One of the country’s finest and “winningest” choirs, the Philippine Madrigal Singers, turns 50 this year with anniversary concerts at the UP Abelardo Hall on June 27-28.
The hall, named after the country’s foremost composer, Nicanor Abelardo, is also turning 50.
By coincidence, the glorious history of the choir and the composer (and the venue after whom it was named) is linked with the history of music in the Philippines.
The choir was founded by National Artist for Music Andrea O. Veneracion in 1963, the same year the UP Abelardo Hall first opened its door to the public.
The Philippine Madrigal Singers first earned critical acclaim during their performance in the First Choruses of the World Festival at the Lincoln Center in New York in 1969.
They later joined the most distinguished international choral competitions—Spittal, Austria; Arezzo and Gorizia, Italy; Neuchatel, Switzerland; Debrecen, Hungary; Varna, Bulgaria; Tolosa, Spain; and Marktoberdorf in Germany, and winning all the top prizes.
On Aug. 26, 2007, Madz won the Grand Prize in the European Grand Prix in Choral Singing in Arezzo, Italy, making it the first choir in the competition’s history to win it twice.
Veneracion passed on her choirmaster’s task to Madz member Carpio, who led the choir in winning the latest editions of the choral Olympics.
“I never had the ambition of becoming the choirmaster of a group I have admired for a long time,” said Carpio, who took over in 2001. “But I trusted Veneracion’s decision. She had been praying intensely for this when the Madz won in 1997.”
Carpio was overwhelmed when the Madz made history by winning twice, under his leadership.
“Nothing is more enjoyable than to see our hard work pay off. Feeling good about ourselves inspires us to even work harder. As Veneracion always said in the past, competitions are not the end; they are just means for us to see how well we are on track,” Carpio said.
“We worked hard to achieve what we believed was the composer’s desire for each of our pieces. We did a lot of studying and research. But most of all, we did a lot of rehearsals,” he added.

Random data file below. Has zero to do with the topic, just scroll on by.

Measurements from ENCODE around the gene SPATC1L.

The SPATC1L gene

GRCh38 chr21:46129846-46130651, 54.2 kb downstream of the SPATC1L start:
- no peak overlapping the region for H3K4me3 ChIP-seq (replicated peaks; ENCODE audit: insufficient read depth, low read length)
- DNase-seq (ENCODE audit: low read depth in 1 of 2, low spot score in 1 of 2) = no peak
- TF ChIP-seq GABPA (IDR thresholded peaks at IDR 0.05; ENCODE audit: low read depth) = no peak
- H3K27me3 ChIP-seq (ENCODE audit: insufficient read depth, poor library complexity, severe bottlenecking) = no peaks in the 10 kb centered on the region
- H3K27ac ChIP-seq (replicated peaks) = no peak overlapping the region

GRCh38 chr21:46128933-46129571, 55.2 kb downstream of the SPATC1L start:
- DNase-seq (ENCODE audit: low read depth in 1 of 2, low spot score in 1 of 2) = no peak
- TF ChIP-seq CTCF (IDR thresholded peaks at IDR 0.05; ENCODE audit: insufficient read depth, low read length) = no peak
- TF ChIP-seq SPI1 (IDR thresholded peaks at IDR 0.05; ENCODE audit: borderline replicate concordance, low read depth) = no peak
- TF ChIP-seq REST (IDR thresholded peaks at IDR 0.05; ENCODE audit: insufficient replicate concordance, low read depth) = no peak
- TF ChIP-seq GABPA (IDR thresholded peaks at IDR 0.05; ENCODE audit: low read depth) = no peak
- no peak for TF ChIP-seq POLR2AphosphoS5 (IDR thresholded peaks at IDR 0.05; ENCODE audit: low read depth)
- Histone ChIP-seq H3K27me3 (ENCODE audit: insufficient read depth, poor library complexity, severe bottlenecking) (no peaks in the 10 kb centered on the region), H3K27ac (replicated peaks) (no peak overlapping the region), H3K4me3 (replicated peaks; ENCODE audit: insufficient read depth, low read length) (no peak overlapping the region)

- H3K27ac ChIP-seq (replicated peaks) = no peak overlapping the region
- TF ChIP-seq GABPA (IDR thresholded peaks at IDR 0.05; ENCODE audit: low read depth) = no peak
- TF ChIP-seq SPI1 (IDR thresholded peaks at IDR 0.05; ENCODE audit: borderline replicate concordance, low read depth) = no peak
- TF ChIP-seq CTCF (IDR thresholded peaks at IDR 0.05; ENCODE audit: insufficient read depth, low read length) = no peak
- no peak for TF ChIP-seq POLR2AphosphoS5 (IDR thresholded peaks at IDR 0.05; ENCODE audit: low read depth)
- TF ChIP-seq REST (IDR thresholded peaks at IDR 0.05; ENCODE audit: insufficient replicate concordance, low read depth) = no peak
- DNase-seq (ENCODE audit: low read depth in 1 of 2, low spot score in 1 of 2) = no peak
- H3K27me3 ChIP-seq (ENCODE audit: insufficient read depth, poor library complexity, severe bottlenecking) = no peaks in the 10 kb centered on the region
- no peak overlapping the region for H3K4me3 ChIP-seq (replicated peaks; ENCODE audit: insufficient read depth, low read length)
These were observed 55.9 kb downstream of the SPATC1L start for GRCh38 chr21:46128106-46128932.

Culture of peace
The group was cited in 2009 by the Unesco as Artists for Peace for “putting fame and influence at the service of Unesco’s ideals and efforts to promote cultural diversity, intercultural dialogue and a culture of peace.”
In 2010, the Concorso Polifonico Guido d’ Arezzo Foundation honored the group with the Guidoneum Award for “their artistic and choral-promotion activity.”
In July 2012, the group became the first choir in the world to receive the Brand Laureate Premier Award from the Asia Pacific Brands Foundation, in recognition of its “significant contribution to the world of choral music; producing new compositions and choral settings for Philippine, Asian and international songs; spreading the beauty of this genre; and giving a good musical experience to the audience.”
Carpio said there was no such thing as an ideal sound in any choral competition. The sound that the choir always tries to maintain is a free and relaxed sound but at the same time versatile and flexible.
“I believe there is no ideal or perfect sound for a choir. I have made this conclusion after listening to so many choirs from different countries of different cultures and ages. Each one sounds good but different from each other. There are qualities that are common to choirs. They are homogenous and the different voice parts are well-balanced. This is what conductors find very challenging: how to make the different individual voices blend together. This is difficult but attainable,” Carpio added.
For tickets to the June 27-28 UP Abelardo Hall concerts, call tel. 02-9296963.